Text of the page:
• As the patient history reveals that he is a chain smoker so discontinuing tobacco use is strictly advised to lower blood pressure. This may also include smoking cessation program.
• Reducing stress, for example with relaxation therapy.
o Drug Treatment of Hypertension
▪ Antihypertensives are a class of drugs that are used in medicine and pharmacology to treat hypertension (high blood pressure). There are many classes of antihypertensives, which—by varying means—act by lowering blood pressure. Following drug cloasses are used for hypertension.
o Thiazide diuretics indicated in elderly patients. Thiazide diuretics have been a mainstay of antihypertensive therapy.
o Loop Diuretics
• beta blockers
• renin-angiotensin-aldosterone antagonists
• calcium channel blockers
• alpha blockers
• centrally acting agents
• other agents (minoxidil, hydralazine)
3. RENAL FUNCTIONS:
• Antihypertensive therapy influences kidney function by different mechanisms depending on the mode of action of the drug used.
• The GFR is improved by calcium entry blockers and ACE inhibitors, unaffected by vasodilators, alfa-blockers and centrally acting sympatholytics and impaired by beta-blockers. The same is true for renal blood flow and is due to changes of renal vascular resistance.
• Renal sodium excretion is impaired mostly by vasodilators, by alfa-blockers, sympatholytics and beta-blockers; in contrast, calcium entry blockers and ACE inhibitors acutely induce natriuresis.
• The RAAS is stimulated by vasodilators, unaffected by alfa-blockers and sympatholytics and suppressed by beta-blockers.
• Plasma catecholamines are stimulated by vasodilators and suppressed by centrally acting sympatholytics and unaffected by the others. Induction of acute renal functional impairment is reported for ACE inhibitors under conditions of compromised renal perfusion pressure such as in renal artery stenosis.
• These data from the literature reviewed are supported by our own experimental data on sodium balance under different drugs and micropuncture data in experimental renal artery stenosis. To achieve effective antihypertensive treatment with a low profile of side effects, careful monitoring of renal function seems to be mandatory.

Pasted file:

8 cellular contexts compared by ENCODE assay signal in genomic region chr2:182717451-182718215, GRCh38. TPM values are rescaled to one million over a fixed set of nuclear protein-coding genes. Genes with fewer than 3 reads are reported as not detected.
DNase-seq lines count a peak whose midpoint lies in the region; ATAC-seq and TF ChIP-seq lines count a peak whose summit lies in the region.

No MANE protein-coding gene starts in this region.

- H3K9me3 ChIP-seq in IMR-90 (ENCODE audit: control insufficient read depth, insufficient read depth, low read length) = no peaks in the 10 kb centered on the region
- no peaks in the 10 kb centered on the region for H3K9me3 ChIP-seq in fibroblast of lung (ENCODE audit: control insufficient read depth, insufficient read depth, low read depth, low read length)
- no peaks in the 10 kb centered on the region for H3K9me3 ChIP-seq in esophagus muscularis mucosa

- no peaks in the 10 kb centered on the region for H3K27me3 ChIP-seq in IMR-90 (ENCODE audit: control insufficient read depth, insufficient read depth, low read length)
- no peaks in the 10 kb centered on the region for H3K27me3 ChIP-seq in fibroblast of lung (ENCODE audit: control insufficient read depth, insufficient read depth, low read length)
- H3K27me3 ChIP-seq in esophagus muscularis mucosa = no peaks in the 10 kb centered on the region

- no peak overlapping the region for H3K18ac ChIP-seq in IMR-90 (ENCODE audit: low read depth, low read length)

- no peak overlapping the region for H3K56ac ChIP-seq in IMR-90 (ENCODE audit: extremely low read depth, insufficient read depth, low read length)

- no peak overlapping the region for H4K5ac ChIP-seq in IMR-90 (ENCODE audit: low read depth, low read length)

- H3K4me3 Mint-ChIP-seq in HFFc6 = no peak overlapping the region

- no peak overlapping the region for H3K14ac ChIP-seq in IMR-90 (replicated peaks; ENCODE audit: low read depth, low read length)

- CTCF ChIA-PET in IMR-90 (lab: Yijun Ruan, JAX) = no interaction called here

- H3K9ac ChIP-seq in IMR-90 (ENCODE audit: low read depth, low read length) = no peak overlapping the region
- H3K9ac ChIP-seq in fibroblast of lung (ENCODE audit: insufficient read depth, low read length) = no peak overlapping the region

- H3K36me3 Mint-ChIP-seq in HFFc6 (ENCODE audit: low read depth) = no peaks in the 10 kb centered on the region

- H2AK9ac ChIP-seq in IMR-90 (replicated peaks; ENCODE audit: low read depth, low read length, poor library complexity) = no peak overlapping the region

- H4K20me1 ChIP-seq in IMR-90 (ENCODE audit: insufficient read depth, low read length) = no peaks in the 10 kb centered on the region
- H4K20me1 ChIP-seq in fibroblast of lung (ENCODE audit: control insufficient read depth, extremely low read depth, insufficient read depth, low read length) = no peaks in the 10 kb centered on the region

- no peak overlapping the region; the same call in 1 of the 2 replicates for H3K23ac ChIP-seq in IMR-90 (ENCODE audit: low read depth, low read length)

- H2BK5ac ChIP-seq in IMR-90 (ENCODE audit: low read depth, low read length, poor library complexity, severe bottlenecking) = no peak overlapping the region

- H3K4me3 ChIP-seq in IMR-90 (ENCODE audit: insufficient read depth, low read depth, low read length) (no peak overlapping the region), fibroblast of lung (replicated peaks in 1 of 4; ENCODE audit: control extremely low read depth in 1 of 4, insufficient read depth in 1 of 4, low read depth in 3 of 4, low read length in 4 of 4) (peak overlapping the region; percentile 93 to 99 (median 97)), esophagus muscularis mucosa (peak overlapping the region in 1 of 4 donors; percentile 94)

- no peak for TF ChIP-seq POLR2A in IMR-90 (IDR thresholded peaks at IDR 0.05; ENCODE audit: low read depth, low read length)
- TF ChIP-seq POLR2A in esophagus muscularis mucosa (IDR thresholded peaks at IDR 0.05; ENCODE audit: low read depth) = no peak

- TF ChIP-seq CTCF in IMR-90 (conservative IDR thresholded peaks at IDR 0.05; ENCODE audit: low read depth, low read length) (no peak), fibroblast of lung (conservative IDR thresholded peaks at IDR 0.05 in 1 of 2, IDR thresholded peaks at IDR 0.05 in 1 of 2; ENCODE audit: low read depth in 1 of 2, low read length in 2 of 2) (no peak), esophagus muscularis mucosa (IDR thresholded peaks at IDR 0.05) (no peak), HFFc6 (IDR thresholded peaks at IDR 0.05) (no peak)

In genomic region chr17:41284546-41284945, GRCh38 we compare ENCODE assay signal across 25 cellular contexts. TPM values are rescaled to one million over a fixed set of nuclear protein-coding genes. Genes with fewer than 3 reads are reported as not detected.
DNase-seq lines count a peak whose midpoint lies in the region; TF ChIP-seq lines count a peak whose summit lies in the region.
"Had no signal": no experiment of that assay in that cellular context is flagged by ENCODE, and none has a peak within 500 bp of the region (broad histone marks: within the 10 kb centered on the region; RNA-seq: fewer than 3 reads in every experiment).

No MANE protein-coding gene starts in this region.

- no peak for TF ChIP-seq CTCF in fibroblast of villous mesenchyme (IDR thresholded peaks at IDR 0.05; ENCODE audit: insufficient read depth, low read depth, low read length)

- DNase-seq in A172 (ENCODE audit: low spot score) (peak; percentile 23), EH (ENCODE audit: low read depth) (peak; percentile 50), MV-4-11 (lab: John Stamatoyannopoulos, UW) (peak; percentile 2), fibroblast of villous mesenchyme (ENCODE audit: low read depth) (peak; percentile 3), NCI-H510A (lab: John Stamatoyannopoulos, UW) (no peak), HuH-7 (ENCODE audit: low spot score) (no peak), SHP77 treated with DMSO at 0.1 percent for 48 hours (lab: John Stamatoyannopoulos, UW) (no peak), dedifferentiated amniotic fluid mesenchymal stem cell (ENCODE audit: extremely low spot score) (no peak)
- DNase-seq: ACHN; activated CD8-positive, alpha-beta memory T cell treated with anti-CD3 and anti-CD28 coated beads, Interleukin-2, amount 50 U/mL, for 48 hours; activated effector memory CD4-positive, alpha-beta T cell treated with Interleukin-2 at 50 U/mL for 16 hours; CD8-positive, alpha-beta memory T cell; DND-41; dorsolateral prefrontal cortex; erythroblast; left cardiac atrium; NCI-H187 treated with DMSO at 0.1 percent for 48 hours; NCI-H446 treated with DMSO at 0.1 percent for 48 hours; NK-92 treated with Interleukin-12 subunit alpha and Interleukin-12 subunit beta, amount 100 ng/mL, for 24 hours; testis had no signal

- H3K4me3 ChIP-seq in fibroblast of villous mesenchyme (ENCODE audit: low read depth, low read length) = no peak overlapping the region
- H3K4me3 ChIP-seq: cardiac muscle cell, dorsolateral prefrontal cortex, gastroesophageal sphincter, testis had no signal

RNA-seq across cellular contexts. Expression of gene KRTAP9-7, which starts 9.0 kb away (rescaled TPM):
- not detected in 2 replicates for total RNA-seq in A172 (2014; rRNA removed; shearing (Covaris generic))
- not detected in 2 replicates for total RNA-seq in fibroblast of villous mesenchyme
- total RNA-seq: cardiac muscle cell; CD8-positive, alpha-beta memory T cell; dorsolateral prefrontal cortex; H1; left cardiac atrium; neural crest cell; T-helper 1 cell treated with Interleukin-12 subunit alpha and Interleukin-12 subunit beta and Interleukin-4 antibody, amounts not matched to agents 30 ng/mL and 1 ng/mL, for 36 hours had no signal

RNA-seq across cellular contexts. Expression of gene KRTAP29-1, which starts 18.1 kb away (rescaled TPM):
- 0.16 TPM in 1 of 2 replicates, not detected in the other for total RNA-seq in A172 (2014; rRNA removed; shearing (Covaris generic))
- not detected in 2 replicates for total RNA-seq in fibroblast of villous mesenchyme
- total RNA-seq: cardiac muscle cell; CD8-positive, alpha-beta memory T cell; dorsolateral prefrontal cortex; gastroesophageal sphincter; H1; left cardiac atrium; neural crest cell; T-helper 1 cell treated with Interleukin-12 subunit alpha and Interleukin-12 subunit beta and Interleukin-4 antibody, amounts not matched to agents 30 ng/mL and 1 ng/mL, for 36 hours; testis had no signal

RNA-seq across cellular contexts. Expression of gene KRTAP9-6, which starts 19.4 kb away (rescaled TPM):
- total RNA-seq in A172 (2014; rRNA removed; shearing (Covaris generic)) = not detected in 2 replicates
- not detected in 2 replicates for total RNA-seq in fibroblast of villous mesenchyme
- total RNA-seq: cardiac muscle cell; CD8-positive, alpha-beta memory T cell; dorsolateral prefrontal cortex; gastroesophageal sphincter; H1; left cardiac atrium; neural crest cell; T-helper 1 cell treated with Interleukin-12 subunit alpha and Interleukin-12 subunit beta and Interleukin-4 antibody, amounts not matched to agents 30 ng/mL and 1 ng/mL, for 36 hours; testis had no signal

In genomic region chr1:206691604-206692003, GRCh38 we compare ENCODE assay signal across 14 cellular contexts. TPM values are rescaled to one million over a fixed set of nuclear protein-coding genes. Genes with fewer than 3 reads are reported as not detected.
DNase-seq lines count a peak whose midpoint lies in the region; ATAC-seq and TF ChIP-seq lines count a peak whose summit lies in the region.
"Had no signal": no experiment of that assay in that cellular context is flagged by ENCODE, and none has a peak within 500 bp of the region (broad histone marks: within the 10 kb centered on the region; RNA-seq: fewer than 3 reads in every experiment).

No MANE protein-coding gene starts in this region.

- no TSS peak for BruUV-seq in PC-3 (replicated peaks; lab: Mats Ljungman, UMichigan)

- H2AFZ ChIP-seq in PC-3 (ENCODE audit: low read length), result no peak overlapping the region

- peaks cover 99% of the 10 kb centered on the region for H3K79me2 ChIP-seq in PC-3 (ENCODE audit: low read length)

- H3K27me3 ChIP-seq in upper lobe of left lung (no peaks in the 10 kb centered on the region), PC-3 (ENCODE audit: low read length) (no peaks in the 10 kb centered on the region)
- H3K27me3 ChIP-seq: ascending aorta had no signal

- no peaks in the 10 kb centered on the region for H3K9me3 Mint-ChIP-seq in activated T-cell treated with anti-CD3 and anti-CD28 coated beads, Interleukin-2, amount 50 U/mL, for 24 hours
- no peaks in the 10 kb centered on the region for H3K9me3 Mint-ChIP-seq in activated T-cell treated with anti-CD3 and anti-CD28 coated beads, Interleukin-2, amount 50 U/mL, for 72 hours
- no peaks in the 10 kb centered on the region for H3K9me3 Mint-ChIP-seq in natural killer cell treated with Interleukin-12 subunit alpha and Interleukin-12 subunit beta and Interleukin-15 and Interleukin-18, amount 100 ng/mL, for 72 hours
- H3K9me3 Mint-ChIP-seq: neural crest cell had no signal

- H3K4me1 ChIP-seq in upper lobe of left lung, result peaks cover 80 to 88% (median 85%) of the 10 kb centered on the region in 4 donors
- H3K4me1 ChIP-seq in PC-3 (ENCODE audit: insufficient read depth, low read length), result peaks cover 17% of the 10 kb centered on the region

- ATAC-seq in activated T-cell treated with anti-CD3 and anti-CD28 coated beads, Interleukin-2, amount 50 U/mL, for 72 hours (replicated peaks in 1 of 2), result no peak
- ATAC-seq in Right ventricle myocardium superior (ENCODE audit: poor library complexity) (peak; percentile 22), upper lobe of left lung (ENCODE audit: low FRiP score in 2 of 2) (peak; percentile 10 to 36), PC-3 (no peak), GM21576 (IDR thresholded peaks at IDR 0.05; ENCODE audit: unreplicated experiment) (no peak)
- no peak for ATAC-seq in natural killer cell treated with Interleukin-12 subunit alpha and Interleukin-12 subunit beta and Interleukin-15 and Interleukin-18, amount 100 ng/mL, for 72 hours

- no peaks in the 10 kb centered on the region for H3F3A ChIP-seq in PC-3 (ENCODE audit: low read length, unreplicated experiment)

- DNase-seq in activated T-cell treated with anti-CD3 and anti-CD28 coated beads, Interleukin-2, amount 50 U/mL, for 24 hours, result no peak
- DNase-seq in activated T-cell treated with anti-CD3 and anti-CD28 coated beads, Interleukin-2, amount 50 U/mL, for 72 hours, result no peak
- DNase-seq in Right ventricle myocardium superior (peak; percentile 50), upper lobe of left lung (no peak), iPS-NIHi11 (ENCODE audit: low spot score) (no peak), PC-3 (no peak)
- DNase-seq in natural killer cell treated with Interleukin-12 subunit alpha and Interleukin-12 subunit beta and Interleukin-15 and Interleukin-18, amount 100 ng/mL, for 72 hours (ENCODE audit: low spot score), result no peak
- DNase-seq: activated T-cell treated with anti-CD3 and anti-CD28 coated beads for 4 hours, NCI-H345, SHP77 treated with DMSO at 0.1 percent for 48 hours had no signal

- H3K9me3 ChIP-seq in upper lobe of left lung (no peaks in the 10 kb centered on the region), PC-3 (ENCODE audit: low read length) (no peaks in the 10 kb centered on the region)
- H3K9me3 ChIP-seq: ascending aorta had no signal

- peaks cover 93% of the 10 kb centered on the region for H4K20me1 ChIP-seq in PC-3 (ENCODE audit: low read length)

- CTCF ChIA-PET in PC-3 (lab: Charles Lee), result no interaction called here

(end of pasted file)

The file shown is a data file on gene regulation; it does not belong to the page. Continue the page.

4. ADVICE TO PATIENT:
The patient is advised for the following advices and follow ups instructions.
Follow up • At least every 6 months, frequency of visits depending on degree of control, complexity of therapy and compliance. Annual urinalysis for protein, blood for glucose, creatinine and electrolytes (± total and HDL cholesterol) and evaluation of CHD/CVD risk recommended: with routine visits to measure weight, BP and to enquire about general health, side-effects, treatment problems and to re-inforce non-drug measures. A robust call/recall system is essential. • It may be possible to gradually titrate down or stop medication in patients who successfully modify their lifestyle (as long as appropriate BP and other targets are achieved, in patients with low cardiovascular risk). • Smoking should be avoided in any hypertensive patient because it can markedly increase the risk of secondary cardiovascular complications and enhance the progression of renal insufficiency